Catherine Brown

Broadside Against Ageism

June 2015
Menzies Campbell

Menzies Campbell


“My parting advice to graduates? Beware ageism.


It’ll be starting right around now.


The feeling that twenty-one is old, and not good.


You only get more old. So crack this one now.


Ask yourself what it is that matters most.


Is it your sperm count? Your fifty-metre butterfly time? Your epidermal elasticity?


Then art thou lost.


Is it porousness to languages? Fecundity of youth slang? Attractiveness to paedophiles?


Then art thou long lost.


But beware mature get-outs.


Is it clitoral exhuberence?


Then are thou art lost after forty.


Is it your PB at Ironman Triathlon?


Then art thou lost after fifty.


Is it the culmination of your career?


Then art thou lost upon retirement.


Is it being rich in unspent days?


Then art thou the poorer from morn to dewy eve, from day to day today.

Like a miser, you would rather hoard than be forced to spend, because nothing that your money can buy could compensate you for its loss.


So let time, in which all these things have their being, stop.


Is it reading later pages in the Book of Life than anyone who has ever lived before?

How wise shalt thou be, reading page 2085 of Volume A.D.! How much more knowing than Cameron Churchill Cromwell or fusty old Caesar, who knew nothing of gunpowder never mind the iPhone 70. How fashionable your clothes, how absurd their old-style hats and togas. How much asymptotically-closer you to knowing the great grand story’s The End.


And should a thief break into your Hatton Garden safe-box and steal your days? Should the book be slammed shut and you ordered out of the library by a careless bus driver or cancer cell? Would not contempt for age then flush envious? Would it not then be the old who had their days safely banked – lived and not unlived?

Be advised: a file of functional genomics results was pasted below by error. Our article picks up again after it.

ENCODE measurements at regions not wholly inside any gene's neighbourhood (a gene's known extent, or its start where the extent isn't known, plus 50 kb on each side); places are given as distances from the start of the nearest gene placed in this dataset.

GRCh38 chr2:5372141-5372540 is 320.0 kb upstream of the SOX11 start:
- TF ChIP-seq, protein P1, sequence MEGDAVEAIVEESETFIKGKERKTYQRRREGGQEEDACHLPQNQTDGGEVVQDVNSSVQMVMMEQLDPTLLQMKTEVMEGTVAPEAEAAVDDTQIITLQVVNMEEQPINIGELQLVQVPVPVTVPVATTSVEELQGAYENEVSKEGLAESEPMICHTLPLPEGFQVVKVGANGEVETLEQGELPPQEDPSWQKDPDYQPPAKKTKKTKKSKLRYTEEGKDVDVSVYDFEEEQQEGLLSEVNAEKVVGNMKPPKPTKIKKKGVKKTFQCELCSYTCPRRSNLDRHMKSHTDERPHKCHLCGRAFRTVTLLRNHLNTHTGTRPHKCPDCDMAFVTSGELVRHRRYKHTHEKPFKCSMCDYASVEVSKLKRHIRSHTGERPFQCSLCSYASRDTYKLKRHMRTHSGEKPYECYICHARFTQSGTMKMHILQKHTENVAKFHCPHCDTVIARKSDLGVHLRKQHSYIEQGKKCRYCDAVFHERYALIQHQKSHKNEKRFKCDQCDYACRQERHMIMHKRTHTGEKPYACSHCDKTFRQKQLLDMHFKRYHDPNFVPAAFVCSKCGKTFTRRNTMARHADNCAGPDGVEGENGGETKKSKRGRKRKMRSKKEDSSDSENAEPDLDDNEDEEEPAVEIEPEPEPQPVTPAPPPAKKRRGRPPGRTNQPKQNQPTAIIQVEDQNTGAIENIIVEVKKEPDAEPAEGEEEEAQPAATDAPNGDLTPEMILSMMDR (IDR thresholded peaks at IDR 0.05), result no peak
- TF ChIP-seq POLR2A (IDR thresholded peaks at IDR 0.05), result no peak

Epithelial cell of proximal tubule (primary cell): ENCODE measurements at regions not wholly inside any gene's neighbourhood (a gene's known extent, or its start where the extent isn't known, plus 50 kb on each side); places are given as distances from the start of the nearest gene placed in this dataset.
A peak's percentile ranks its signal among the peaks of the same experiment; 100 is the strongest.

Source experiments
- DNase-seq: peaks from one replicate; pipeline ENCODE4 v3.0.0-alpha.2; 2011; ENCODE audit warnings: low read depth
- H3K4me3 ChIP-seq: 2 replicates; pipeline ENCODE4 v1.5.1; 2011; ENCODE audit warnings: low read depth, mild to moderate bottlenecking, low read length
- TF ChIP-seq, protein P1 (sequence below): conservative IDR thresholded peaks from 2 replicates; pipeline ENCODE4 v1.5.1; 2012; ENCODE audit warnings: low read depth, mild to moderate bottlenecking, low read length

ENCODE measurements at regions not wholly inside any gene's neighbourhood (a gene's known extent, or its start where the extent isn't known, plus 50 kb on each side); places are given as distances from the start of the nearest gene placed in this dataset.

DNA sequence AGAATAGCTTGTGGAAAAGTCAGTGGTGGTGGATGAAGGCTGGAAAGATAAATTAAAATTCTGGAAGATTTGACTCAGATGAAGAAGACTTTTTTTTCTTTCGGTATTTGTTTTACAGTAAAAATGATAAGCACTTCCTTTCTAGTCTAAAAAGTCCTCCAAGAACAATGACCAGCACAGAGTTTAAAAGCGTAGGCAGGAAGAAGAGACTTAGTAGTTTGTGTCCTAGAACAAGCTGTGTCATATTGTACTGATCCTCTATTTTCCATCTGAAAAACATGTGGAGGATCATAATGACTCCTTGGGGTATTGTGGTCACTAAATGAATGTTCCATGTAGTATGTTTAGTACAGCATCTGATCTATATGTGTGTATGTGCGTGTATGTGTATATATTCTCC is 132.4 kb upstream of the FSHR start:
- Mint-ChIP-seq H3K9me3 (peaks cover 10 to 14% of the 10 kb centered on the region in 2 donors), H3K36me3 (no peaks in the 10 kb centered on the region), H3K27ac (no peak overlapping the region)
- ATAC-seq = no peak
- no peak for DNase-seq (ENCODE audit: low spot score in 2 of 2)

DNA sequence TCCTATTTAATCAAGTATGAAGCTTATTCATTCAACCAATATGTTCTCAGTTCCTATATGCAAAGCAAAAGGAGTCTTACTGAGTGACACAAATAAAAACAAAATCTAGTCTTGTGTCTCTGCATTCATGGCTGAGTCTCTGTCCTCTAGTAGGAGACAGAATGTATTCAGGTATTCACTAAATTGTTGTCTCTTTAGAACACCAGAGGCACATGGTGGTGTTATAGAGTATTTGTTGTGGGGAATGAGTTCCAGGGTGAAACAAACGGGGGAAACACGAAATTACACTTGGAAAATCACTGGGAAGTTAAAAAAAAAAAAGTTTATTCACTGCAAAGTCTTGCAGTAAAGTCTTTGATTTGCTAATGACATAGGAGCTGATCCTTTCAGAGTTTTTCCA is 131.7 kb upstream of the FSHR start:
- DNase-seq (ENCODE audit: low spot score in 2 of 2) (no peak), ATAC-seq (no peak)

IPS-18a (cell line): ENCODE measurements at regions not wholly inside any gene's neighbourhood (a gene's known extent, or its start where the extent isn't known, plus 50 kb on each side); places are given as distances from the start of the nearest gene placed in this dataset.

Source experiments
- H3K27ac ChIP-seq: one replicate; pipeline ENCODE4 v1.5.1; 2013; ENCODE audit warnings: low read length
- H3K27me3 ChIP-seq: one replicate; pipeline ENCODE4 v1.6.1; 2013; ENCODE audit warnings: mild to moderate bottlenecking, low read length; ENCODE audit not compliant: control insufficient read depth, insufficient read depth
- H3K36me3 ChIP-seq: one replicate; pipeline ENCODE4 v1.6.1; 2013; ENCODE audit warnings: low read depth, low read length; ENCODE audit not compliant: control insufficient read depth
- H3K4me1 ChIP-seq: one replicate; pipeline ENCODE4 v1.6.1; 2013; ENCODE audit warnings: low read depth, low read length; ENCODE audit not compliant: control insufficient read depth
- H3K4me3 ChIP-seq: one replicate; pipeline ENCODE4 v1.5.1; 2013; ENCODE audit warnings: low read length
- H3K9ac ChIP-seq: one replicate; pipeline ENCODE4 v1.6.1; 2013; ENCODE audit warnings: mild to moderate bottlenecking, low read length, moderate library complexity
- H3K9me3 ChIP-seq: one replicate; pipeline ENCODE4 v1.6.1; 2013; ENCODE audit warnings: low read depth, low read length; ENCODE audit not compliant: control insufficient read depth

Embarrassed or regretful birthdays are abominations.

Birthdays, like wedding anniversaries, should be celebrations of existence and continuation – and if marriages are valuable, what of lives?

Birthday cards enjoining their addressees to mock at themselves for not having died are also abominations.

They are not, one suspects, on sale in car-bombed Kabul.


Basically life, if not exploded, accumulates. Like a CV, with every tangerine sunset supped, pain sustained, and wasteland of ignorance laid to flower, an addition.


Or a journey, ever more interesting. Why stop and think of retreading a preceding mile?


Teaching is putting up signposts.

It is helping the younger to get older faster.


And the end of all our exploring?


If the problem with old age is its proximity to Death, then ageism contradicts itself, since its logical solution is suicide.


And if the problem with old age is infirmity physical and mental – what are they to those of infancy, to which we do not object at all?


To say nothing of eternity, which embraces the CV sub specie aeternitatis.


So be vigilant against ageism the destroyer – the legitimate spawn of the cult of youth.


Battle it wherever you find it.


History may even be on your side.

By the time of the iPhone 70, 2015 ageism may appear as 1950s sexism and racism do now.


And know that nobody is old.


Not in Old Testament terms, where Methusalah died at 969. He might have known something by then; the rest of us are just getting started – the lyf being so short, the craft so long to lerne.


But we can still live lots.

If we don’t drag our heels.

If we don’t see age as wasting life but as life.


That’s what I’d say.”


More from: Reflections

Catherine Brown